A new paper by Marcus Faro de Castro (“From Numbers to Post-Logocentric Normative Craft : On the Use of Indicators and Comparable Constructs in Contemporary Legal Analysis”) was presented at the 3rd ISA Forum of Sociology organized by the International Sociological Association (ISA). The event took place on July 10-14, 2016 in Vienna, Austria, at the University of Vienna.
The abstract of the paper is as follows:
The use of indicators for several purposes, including policy design and diffusion, has drawn attention from international organizations and legal scholars in recent years. Indicators are often seen as elements that make up “technical” (as opposed to “legal”) norms, and also as devices that link “scientific laws” to legal rules. One strand of argument explores the idea that law in some contexts has become subject to the influence of a “mathematical turn” coming from within “neoclassical” economics. The paper articulates some ideas about how legal criticism can be worked into the use indicators in contemporary legal analysis. The paper thus discusses, in stylized form, relevant relationships between law, taken as a social practice, and specialized means by which legal craft has sought to move “beyond” commonplace moralities of received worldviews. The paper suggests that, while rhetoric remained more linked to the development of political (not jural) ideas, the direct use
by jurists of dialectics, philology, history and the “emulated” use of mathematics (law more geometrico) have offered pathways for legal craft to attempt overcoming established moralities. The rise of statistics and accounting techniques has tended to occur within the bounds of the rationalist idea of a mathesis universalis. Yet, despite all these transitions, the question must be asked how far legal craft has remained a means to actuate the exercise power (thus keeping its role as logocentric craft, to use the language of Derrida). The paper finally suggests that the modernist transformation of mathematics — which paralleled the rise of modernist trends in art and aesthetics — and the emergence of computer technology and the internet have the potential of unleashing a process by which social coordination can be made to move beyond markets (as characterized by neoclassical economics) and become embedded into law revamped as a post-logocentric normative craft.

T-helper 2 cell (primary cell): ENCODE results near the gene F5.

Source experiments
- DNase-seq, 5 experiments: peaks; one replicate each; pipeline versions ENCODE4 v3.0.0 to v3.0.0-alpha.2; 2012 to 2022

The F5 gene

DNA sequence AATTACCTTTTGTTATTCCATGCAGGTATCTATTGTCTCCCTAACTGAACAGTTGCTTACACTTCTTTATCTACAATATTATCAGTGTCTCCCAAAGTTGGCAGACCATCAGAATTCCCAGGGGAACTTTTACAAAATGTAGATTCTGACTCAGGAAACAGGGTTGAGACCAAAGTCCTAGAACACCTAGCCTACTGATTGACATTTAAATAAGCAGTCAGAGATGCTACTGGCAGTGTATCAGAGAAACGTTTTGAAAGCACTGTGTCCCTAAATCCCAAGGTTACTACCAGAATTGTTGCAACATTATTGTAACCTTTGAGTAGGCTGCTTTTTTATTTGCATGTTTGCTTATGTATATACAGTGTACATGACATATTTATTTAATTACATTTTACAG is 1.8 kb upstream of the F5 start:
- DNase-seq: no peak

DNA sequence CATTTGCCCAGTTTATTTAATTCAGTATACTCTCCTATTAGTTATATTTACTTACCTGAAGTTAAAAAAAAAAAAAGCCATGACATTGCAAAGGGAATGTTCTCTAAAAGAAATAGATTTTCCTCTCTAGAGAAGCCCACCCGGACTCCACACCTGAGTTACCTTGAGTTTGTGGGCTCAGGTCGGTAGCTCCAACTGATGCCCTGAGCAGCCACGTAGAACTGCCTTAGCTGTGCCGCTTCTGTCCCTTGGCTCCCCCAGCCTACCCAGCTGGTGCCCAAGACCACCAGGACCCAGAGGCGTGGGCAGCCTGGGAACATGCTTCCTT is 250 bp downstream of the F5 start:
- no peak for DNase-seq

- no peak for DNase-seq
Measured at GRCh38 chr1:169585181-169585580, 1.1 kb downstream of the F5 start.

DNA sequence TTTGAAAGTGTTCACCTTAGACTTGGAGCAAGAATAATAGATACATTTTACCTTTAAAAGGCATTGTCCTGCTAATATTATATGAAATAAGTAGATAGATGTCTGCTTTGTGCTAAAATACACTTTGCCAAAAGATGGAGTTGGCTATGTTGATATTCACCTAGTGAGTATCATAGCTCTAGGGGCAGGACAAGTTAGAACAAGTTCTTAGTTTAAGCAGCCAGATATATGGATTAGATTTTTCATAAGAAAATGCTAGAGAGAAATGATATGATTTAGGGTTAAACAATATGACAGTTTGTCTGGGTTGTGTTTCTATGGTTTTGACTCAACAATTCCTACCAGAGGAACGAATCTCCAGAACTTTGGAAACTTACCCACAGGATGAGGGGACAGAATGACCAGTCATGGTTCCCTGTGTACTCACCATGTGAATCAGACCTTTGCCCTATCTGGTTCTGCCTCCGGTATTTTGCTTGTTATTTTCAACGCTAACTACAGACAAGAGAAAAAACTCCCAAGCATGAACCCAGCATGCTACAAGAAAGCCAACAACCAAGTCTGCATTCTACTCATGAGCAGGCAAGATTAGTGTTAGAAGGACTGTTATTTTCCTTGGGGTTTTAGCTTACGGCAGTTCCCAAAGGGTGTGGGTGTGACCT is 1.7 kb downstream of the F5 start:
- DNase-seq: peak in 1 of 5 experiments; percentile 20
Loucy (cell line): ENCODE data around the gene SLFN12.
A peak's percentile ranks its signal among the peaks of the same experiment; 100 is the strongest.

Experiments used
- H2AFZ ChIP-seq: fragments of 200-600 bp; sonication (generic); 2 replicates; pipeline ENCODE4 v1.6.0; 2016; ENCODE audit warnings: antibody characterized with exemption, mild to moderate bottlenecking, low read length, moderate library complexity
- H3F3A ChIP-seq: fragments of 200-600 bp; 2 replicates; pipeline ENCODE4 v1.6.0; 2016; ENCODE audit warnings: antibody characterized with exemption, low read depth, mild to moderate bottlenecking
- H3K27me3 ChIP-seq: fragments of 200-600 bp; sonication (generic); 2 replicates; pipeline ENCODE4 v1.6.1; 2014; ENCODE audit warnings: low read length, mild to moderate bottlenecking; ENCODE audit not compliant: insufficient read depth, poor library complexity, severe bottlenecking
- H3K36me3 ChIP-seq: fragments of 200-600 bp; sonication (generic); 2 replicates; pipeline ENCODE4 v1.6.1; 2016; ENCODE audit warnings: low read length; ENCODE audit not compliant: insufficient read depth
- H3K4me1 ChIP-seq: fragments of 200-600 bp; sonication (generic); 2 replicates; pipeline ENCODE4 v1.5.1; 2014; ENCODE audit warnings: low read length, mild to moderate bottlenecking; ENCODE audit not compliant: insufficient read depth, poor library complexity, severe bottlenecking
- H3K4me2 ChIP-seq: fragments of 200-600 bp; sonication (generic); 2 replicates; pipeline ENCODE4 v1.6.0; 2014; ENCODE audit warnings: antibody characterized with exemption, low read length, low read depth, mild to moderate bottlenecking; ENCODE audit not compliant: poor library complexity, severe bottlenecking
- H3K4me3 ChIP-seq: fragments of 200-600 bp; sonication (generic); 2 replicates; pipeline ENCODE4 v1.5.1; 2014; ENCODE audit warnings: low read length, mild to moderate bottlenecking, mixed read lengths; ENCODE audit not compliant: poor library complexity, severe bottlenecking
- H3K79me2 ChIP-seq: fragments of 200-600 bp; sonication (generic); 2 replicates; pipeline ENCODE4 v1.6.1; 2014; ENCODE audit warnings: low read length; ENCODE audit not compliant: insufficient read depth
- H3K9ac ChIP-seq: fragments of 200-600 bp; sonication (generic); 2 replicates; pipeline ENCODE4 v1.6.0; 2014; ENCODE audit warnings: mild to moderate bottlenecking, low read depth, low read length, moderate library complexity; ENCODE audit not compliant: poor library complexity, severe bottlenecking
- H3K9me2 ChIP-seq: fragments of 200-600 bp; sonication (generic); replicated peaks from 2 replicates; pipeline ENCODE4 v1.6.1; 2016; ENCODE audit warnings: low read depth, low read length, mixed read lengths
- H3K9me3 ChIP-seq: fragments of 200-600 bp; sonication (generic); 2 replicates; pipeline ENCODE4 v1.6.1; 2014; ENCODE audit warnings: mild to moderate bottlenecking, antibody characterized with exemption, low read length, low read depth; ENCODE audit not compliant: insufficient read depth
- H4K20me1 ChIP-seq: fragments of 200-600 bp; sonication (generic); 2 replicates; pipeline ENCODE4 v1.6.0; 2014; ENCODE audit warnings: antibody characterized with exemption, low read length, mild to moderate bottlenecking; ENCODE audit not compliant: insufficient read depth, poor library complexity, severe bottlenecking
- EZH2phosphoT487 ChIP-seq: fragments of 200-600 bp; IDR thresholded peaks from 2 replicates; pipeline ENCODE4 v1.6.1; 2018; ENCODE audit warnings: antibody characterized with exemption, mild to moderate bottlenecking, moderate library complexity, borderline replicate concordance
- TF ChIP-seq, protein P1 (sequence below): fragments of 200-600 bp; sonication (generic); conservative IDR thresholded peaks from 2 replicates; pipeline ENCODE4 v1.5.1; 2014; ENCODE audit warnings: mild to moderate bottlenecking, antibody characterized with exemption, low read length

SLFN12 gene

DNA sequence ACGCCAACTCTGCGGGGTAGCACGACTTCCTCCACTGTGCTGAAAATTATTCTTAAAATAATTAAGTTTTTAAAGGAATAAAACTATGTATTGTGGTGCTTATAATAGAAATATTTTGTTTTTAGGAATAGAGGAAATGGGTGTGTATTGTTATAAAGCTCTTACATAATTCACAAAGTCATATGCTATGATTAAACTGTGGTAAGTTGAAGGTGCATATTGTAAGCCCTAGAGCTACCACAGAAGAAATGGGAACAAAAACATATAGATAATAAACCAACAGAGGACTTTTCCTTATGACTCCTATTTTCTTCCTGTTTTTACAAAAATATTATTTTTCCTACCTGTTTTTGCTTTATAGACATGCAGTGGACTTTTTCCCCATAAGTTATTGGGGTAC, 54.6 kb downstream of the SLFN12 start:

Other papers presented in the same panel were: Read the rest of this entry »